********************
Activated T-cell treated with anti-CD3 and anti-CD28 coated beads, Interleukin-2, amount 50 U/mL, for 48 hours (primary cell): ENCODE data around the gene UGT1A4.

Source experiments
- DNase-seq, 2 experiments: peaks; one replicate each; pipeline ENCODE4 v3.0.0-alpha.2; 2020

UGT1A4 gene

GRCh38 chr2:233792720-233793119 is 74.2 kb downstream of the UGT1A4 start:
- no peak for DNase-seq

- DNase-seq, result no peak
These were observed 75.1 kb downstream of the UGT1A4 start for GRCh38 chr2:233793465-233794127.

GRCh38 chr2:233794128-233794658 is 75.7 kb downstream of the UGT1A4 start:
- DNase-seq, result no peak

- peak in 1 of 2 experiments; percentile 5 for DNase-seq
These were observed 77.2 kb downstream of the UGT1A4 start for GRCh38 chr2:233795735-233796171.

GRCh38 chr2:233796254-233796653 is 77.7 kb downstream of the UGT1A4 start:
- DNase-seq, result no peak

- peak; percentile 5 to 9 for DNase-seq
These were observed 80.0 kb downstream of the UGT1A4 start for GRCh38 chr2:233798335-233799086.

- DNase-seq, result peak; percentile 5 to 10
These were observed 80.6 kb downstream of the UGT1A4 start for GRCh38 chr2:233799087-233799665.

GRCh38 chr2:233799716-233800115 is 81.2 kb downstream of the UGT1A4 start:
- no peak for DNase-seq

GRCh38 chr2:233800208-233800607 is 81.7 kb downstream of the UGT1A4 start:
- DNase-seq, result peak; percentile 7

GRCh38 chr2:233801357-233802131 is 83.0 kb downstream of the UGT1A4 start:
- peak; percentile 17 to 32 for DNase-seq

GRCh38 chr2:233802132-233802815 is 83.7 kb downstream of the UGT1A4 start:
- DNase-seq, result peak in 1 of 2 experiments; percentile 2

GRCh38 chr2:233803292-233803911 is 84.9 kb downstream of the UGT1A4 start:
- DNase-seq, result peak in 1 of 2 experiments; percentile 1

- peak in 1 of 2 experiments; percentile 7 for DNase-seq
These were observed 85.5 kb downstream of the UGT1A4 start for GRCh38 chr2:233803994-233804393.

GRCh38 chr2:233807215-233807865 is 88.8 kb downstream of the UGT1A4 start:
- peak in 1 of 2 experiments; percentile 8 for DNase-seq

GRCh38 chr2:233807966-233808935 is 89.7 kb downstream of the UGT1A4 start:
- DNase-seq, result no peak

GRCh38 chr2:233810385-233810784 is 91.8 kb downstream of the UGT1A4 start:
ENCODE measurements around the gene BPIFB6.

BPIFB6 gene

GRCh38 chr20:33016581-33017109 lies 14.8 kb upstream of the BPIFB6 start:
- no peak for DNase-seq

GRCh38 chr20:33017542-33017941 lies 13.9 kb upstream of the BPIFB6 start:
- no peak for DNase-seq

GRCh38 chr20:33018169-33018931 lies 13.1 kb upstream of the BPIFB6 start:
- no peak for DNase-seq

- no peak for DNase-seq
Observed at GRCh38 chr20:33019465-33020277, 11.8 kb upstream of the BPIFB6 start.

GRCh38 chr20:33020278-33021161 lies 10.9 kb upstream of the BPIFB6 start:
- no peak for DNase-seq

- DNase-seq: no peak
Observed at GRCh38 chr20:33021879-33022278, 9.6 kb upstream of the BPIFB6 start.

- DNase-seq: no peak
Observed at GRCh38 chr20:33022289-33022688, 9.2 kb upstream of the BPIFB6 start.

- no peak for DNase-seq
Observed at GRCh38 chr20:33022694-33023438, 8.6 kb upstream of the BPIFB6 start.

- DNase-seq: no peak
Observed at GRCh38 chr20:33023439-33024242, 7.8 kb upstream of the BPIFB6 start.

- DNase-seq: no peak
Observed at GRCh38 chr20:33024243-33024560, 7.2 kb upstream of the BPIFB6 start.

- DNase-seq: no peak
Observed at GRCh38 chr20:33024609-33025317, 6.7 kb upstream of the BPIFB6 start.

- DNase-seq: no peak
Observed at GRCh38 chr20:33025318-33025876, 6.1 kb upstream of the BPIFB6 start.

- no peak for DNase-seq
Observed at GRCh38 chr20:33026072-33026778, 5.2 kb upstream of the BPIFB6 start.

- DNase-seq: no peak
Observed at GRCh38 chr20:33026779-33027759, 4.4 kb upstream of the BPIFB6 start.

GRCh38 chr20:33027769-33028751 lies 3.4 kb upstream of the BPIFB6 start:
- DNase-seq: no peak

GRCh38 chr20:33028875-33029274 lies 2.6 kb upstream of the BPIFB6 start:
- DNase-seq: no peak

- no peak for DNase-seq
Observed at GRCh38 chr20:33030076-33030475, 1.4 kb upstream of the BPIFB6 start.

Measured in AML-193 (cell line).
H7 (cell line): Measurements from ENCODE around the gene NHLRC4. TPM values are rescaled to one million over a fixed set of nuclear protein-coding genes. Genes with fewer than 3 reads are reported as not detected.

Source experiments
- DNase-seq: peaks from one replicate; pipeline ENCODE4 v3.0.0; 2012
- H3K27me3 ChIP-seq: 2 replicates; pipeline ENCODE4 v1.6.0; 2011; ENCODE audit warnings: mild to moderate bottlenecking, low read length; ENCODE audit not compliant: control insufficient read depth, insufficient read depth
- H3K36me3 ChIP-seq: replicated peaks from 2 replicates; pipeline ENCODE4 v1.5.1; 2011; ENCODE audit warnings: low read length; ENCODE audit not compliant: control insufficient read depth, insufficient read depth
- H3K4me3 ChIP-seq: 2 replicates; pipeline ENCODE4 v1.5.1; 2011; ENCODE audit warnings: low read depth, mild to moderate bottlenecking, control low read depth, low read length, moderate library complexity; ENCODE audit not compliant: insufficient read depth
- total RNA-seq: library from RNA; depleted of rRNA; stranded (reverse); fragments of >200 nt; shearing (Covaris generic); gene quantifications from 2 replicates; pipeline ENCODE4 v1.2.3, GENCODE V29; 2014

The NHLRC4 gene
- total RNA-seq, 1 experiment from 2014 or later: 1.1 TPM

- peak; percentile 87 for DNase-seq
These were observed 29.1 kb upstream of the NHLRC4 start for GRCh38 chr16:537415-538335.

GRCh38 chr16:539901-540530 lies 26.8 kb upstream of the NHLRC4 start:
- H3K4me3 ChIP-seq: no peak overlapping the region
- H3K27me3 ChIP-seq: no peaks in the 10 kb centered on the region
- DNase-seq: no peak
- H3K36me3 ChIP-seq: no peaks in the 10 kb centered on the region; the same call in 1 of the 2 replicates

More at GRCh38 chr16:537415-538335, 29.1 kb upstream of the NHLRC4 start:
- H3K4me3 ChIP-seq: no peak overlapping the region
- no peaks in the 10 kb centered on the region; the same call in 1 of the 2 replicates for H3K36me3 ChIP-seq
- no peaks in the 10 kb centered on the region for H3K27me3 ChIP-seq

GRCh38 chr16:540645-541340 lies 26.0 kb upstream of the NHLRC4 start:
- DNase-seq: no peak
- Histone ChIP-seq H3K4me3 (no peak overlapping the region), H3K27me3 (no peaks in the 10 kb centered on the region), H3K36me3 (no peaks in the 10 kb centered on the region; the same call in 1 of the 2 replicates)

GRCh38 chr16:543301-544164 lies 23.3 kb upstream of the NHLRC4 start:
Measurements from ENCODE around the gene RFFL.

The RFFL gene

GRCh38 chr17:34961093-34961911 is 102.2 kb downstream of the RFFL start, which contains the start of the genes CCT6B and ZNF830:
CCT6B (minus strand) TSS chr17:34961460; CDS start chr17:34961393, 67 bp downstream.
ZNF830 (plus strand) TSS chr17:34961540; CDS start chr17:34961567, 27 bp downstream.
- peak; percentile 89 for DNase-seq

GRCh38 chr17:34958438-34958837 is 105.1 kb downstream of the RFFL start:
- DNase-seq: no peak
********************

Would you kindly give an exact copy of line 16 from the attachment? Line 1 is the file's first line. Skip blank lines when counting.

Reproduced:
These were observed 80.0 kb downstream of the UGT1A4 start for GRCh38 chr2:233798335-233799086.